Study Abroad Blues

It’s kind of in the college zeitgeist that going abroad is a wonderful and life changing experience, and with good reason. Whether it’s a study abroad program or an internship, studying or learning is made much easier by the fact that you’re in a country where the great cities of the world are a plane or bus ride away. Either before, after (or during) your time abroad, you can embark on your own little Grand Tour, jumping at the chance to see the world while you’re there. Between that, trying food you’ve only seen in movies and meeting new and interesting people, who has time to be sad?
Truth be told, everyone, from time to time. Our collective imagination does tend to make us create an interesting experience abroad, but it can also lead to unrealistic expectations. There’s nothing in the water in Europe (or anywhere else for that matter) that removes feelings of stress and anxiety. Situations arise, and we react to them as we would anywhere else. When a paper is due in Oxford, is it not as stressful as in Ann Arbor? A missed deadline at work as bad in Rijeka as in Detroit? We may be in a new location, but similar things are expected of us, and pretending that they don’t exist does nobody any good.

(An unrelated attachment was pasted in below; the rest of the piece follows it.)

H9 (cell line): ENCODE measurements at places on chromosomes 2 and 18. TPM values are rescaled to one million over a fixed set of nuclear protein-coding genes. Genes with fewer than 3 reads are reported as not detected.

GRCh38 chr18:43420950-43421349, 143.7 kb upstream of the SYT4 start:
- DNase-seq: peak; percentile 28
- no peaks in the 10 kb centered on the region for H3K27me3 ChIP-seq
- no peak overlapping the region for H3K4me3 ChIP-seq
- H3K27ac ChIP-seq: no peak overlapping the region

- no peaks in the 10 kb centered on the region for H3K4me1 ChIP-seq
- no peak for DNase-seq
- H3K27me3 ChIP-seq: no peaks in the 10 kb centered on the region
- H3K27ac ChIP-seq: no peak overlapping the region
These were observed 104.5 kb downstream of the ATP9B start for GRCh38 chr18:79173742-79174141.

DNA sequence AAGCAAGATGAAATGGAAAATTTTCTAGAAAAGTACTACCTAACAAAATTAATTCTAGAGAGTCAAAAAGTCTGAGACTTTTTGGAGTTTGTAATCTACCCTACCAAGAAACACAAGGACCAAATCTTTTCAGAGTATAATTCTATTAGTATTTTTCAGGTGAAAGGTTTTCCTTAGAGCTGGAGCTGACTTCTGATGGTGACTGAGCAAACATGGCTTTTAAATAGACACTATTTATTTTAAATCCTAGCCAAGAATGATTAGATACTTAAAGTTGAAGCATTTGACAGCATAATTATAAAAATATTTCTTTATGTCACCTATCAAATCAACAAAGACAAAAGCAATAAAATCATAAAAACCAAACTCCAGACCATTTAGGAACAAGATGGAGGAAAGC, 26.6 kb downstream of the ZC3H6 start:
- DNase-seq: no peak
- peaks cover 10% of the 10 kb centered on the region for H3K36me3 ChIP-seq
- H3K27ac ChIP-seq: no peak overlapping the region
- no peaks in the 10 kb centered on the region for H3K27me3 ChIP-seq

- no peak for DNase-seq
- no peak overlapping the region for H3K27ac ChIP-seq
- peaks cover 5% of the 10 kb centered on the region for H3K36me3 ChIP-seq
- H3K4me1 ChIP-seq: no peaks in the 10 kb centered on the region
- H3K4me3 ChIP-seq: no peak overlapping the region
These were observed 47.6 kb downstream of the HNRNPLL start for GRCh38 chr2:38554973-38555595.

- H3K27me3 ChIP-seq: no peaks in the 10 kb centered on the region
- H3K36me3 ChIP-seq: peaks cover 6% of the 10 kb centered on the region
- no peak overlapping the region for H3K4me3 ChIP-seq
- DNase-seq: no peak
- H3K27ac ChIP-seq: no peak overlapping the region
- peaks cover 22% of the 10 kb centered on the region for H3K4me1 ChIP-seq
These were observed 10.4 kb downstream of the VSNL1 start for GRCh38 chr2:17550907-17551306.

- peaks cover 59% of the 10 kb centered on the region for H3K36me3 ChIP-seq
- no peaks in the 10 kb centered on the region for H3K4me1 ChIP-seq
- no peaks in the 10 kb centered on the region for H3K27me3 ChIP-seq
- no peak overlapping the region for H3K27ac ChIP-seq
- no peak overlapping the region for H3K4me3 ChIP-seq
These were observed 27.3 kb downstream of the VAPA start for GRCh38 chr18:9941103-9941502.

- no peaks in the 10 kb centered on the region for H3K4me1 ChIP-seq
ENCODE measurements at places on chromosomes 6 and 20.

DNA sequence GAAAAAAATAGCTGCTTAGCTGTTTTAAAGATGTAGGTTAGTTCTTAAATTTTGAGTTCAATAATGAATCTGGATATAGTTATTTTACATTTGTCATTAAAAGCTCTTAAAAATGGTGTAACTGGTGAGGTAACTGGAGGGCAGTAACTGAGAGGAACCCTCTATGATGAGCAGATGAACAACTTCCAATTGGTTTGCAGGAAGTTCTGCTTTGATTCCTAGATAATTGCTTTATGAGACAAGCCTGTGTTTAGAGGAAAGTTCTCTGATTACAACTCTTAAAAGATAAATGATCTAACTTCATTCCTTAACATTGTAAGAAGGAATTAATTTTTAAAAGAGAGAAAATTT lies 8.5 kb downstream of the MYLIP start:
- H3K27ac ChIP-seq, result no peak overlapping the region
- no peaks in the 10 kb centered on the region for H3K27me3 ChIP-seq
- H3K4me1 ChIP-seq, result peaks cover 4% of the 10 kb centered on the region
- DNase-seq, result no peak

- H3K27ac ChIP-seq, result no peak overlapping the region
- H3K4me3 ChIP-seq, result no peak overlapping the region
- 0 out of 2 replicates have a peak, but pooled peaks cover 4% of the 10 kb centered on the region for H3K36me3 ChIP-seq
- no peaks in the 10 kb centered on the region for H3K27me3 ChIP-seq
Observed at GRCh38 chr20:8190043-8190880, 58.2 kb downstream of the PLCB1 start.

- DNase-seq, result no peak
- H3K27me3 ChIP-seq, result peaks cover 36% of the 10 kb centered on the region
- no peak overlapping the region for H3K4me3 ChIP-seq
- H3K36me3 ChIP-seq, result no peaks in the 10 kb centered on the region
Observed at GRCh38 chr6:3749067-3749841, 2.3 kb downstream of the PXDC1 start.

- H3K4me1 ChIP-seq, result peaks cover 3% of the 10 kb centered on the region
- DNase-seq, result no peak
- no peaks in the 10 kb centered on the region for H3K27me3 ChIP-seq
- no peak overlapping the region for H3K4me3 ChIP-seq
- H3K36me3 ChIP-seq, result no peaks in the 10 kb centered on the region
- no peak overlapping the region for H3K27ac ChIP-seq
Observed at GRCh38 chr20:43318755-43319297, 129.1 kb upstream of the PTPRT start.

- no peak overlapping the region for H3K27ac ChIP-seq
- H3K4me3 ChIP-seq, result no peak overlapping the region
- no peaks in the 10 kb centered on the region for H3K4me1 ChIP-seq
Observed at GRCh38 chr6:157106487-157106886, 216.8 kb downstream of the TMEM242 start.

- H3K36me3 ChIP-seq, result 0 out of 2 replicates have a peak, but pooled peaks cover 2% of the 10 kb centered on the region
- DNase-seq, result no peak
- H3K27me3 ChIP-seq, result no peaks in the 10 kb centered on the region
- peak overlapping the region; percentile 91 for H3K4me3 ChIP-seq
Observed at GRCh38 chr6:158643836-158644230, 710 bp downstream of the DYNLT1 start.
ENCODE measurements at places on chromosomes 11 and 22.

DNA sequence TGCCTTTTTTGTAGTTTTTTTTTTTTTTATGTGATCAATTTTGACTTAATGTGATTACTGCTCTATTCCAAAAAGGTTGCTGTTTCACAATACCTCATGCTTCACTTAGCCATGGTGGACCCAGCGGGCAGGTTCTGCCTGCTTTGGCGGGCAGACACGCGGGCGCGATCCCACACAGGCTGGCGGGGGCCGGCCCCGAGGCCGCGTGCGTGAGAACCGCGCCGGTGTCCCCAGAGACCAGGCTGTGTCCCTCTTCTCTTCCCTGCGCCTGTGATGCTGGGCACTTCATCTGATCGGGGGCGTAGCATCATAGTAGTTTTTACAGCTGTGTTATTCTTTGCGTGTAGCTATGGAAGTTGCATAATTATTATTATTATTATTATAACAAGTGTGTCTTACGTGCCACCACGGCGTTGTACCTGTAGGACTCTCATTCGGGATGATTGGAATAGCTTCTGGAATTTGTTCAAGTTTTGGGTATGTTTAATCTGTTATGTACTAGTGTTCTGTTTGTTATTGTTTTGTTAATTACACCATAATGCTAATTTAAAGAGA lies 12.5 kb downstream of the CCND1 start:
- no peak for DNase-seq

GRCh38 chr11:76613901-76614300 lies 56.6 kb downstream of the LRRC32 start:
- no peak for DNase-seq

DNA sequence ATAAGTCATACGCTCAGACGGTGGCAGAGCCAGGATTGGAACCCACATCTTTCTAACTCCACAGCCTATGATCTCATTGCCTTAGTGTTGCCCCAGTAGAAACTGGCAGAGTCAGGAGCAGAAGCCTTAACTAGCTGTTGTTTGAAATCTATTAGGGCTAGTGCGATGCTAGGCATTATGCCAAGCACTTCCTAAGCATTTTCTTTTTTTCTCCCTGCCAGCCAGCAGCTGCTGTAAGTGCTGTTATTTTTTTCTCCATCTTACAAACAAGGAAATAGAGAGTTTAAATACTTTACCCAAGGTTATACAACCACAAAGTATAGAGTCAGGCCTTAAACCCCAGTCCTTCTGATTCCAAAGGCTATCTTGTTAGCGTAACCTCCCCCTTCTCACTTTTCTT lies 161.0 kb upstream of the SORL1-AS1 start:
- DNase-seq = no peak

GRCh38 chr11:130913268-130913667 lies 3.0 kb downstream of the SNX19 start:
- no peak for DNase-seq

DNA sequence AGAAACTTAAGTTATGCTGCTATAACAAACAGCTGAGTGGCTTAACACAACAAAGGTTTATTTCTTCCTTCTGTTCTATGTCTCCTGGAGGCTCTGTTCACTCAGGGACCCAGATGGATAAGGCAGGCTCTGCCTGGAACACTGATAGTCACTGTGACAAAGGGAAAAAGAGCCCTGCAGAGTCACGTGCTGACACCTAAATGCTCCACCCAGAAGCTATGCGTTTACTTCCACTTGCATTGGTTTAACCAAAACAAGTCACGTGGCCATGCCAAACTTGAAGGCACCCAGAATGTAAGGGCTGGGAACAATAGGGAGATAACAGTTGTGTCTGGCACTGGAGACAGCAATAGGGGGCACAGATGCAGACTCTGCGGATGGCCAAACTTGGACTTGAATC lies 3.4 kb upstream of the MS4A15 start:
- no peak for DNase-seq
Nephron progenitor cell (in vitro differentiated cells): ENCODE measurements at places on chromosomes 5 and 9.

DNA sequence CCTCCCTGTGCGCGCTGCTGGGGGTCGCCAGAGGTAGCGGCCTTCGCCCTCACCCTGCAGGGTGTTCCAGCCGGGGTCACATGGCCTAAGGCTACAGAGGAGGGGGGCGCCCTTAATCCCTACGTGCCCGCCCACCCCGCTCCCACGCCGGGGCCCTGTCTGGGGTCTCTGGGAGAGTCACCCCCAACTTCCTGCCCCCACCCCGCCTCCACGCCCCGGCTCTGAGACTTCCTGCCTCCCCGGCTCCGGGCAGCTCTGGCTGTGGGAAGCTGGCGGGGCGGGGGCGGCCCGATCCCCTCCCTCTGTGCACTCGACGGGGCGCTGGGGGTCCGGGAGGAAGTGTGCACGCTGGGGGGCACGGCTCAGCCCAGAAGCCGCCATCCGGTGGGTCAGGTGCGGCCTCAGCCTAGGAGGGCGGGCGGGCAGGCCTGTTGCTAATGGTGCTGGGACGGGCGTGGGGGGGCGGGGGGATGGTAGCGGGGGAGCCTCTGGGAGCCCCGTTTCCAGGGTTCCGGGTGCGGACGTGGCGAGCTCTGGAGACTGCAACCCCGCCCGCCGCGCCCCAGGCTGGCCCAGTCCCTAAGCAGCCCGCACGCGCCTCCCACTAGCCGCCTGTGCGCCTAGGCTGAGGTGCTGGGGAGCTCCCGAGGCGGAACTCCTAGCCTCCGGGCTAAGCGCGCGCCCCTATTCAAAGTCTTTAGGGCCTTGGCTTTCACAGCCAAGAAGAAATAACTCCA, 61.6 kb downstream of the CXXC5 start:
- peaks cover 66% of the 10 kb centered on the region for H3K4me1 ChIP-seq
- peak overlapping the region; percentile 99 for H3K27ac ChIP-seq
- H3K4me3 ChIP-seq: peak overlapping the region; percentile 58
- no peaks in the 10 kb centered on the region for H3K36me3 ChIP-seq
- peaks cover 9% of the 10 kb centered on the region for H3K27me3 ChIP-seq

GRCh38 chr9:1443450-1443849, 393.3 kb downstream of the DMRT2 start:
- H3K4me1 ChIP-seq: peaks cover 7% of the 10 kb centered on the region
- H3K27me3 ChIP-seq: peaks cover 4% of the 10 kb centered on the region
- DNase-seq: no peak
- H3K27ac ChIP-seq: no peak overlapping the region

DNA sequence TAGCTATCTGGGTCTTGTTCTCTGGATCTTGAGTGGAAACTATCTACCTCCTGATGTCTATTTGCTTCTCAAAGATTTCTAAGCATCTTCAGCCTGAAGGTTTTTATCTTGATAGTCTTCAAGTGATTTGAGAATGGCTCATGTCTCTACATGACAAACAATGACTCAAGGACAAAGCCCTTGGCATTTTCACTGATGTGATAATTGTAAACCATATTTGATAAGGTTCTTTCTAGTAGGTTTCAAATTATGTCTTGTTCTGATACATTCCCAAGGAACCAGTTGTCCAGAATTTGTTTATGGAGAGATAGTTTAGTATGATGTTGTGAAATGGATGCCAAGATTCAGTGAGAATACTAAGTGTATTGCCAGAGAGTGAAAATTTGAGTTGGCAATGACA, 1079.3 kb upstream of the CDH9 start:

The same principle applies to being, just existing in a healthy way. While we acknowledge stress and anxiety, mental health in general, there seems to be a hind-brain response while you’re abroad. “Why worry about that, you’re in Paris?”, “Who has time to be sad in Rome?”, “If you take time to yourself right now, you’re wasting a potentially life-changing weekend in London!” Seriously, enough. While being abroad can be amazing and liberating, expecting something to happen or affect you before it does sets you up for failure, and can lead you to spiral in an altogether unhealthy way. When we pretend that being abroad should come with no problems (and only solutions), the only thing we succeed in doing is repressing them and making them worse in the long run.
If you need it, take the day off. Grab some fruit from the local market (it just tastes better abroad doesn’t it?) and take a hike to your favorite park. The world will still be there to visit next weekend, and chances are you’ll be more open to it.

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